Clinical trial problems in England raise ethical questions in US
Could IRBs require more information from protocols?
Three weeks after a phase I clinical trial ended terribly wrong, four of the six London, England, volunteers remained hospitalized, and one patient remained in critical condition. No one could have predicted such an outcome for the first trial for a drug to treat cancer and autoimmune diseases.
"I’ve never heard of anything like this before," says Greg Koski, MD, a senior scientist with the Institute for Health Policy at Massachusetts General Hospital, Partners HealthCare System, and an associate professor of anesthesia at Harvard Medical School in Boston, MA. Koski is the former director of OHRP.
TeGenero AG of Wurzburg, Germany, had been studying a humanized agonistic anti-CD28 monoclonal antibody, called TGN1412. TeGenero contracted with Parexel International of Boston to conduct a phase I clinical trial, which involved eight volunteers at the Parexel unit of Northwick Park Hospital in London. Early on Monday, March 13, 2006, six young and healthy volunteers were injected with TGN1412, and two volunteers were given a placebo. According to media reports, the six men given the compound almost immediately suffered serious symptoms, including inflammation, vomiting, severe pain, swollen heads, and unconsciousness. The two men receiving placebos were fine.
The sick men were transferred to critical care at Northwick Park Hospital, where they received organ support, and it was two weeks before the first two of the six men were discharged from the hospital.
The dramatic events of the clinical trial immediately raised questions among clinical trial and IRB experts about what could have been done to prevent the problem. Some say the six volunteers should not have been given the drug at the same time.
"Nothing in the regulations say you can’t give six people the drug at once, but one has to ask why would you want to, apart from the notion of being expeditious in the testing," Koski says. "If one seriously accepts that we need to put the interest of volunteers first and foremost, then the argument for expediency or efficiency doesn’t really hold up because the risk is obviously greater when you do several volunteers at once."
It’s not uncommon for phase I clinical trials of a drug that demonstrated low risk for toxicities in pre-clinical studies to use a design in which a cohort of eight people are simultaneously given the drug and placebo, says George "Trey" Turner, III, RPh, MA, RAC, an assistant clinical professor in the Clinical Research Management Program at Duke University School of Nursing. However, other trials are designed in a way that the drug is administered a week apart.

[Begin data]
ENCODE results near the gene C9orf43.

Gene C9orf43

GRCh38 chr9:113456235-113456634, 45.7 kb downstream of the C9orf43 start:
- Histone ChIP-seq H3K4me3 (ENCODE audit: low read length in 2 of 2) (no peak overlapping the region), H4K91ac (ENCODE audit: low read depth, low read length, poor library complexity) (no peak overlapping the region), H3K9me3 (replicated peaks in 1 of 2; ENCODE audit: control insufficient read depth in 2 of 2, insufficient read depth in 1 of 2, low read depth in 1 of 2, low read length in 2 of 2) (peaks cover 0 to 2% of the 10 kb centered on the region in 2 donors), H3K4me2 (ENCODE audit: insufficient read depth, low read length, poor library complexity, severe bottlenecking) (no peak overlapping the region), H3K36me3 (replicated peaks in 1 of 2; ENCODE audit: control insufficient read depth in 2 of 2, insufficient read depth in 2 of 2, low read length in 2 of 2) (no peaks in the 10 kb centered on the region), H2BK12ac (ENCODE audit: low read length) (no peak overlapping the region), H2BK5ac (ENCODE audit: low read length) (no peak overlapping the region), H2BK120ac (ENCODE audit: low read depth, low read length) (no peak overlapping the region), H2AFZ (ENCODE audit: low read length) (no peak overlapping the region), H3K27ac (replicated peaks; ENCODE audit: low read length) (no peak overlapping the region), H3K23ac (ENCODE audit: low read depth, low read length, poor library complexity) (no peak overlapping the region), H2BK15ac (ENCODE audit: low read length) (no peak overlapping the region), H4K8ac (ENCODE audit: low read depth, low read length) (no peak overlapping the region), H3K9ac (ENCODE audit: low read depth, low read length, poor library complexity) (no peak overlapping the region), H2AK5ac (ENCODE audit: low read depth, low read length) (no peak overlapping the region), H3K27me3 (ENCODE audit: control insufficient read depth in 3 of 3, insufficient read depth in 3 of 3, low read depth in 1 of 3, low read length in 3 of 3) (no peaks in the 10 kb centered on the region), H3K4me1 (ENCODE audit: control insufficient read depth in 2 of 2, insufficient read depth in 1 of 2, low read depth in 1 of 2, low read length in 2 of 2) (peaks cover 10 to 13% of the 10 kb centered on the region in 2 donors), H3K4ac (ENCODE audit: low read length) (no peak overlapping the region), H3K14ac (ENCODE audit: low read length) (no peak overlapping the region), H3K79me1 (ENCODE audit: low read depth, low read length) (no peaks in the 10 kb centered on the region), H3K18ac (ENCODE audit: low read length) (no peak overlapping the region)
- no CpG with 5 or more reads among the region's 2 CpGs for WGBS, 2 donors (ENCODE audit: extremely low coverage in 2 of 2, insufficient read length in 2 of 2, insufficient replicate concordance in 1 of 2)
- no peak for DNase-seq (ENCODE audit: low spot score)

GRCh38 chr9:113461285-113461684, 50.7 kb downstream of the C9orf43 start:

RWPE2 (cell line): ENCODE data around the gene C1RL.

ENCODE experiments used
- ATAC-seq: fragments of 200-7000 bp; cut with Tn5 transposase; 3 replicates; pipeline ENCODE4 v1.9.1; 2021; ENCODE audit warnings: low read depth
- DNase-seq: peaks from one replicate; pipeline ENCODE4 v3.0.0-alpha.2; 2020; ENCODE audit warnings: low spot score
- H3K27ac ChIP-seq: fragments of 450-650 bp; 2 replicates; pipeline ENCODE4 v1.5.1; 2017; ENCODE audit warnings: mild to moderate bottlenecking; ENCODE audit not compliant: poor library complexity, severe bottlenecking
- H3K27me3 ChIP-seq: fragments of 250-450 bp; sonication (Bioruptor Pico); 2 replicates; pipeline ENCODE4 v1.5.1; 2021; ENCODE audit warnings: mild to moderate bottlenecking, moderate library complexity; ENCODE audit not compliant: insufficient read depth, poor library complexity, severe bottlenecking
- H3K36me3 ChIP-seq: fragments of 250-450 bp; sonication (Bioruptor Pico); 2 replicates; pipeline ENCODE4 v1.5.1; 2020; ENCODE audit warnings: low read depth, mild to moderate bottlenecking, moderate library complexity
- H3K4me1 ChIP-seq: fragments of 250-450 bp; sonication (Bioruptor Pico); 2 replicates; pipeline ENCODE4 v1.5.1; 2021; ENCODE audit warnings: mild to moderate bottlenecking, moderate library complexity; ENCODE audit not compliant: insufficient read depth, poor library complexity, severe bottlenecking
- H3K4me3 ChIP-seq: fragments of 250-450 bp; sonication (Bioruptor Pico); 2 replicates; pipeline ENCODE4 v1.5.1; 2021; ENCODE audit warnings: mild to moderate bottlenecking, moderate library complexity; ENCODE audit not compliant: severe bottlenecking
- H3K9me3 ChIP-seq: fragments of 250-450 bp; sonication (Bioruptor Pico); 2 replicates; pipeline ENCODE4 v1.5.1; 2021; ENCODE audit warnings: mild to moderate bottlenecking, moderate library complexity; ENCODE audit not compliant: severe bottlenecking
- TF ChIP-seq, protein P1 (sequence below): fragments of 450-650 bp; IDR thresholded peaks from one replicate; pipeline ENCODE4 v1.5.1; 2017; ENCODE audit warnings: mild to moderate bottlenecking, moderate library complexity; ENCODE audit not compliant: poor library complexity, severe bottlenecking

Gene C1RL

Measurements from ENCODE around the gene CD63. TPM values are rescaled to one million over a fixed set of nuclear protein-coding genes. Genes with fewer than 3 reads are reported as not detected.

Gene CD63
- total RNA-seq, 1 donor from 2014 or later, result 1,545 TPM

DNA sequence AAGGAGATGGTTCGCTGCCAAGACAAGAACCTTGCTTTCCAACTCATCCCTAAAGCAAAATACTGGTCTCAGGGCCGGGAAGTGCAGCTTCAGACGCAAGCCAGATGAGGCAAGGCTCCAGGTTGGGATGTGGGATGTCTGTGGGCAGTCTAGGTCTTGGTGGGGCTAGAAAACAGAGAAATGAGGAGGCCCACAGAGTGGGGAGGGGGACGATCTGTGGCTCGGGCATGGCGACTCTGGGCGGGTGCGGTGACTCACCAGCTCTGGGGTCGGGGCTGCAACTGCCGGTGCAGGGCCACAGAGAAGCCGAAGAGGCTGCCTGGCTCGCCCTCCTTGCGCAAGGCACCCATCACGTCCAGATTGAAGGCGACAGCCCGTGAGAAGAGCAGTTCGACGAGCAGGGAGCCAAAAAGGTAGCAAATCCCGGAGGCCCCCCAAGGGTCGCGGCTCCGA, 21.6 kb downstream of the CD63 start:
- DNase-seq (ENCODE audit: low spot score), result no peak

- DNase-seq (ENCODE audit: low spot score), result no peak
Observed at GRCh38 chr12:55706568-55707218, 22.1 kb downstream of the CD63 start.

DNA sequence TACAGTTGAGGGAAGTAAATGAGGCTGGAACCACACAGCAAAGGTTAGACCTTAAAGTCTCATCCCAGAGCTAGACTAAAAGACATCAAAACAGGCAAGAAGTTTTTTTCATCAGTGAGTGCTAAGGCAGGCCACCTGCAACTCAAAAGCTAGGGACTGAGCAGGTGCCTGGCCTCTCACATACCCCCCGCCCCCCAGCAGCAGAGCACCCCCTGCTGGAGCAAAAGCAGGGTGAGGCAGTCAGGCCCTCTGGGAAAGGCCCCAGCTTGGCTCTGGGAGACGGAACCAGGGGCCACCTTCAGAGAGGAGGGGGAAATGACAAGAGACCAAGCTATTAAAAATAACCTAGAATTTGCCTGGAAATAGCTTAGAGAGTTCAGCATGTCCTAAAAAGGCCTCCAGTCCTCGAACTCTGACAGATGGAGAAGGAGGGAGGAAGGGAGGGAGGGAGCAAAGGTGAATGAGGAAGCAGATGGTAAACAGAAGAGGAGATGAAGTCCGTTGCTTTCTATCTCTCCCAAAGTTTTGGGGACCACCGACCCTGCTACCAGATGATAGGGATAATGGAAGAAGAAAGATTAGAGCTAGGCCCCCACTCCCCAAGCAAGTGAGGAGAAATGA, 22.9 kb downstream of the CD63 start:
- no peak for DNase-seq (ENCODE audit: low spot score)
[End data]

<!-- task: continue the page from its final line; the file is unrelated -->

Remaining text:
In the first week, one person would receive a placebo and two would receive the study drug; and in the next week the same would happen, says Anthony T. Dren, PhD, a consulting professor with the Duke University School of Nursing at Durham, NC.
How the doses are divided up is not a detail typically included in the protocol that is submitted to IRBs, but that may soon change as a result of the U.K. clinical trial disaster, Koski says. "I think that’s the take-home message here," he says. "If there had been one person taking the drug, then there’d be one person in the intensive care unit instead of six persons there."
Giving the drug to all six volunteers at once is not the way most people think these studies should be done, Koski notes.
IRBs might become more involved with clinical trial design issues, partly as a result of the disaster and partly as the continuation of a current trend, Turner says.
"For small single site studies, like phase I trials, IRBs that review those studies might require that there be more phase I expertise sitting on the review board," Turner says.
Also there might be closer scrutiny of phase I trials, especially in the United Kingdom, Turner says.
"I wouldn’t be at all surprised if IRBs start asking for detailed information about these designs now," Koski says. "With every incident where we see a tragedy, the closer we look we find out there are things we could have done better, and that’s what is likely to come out of this."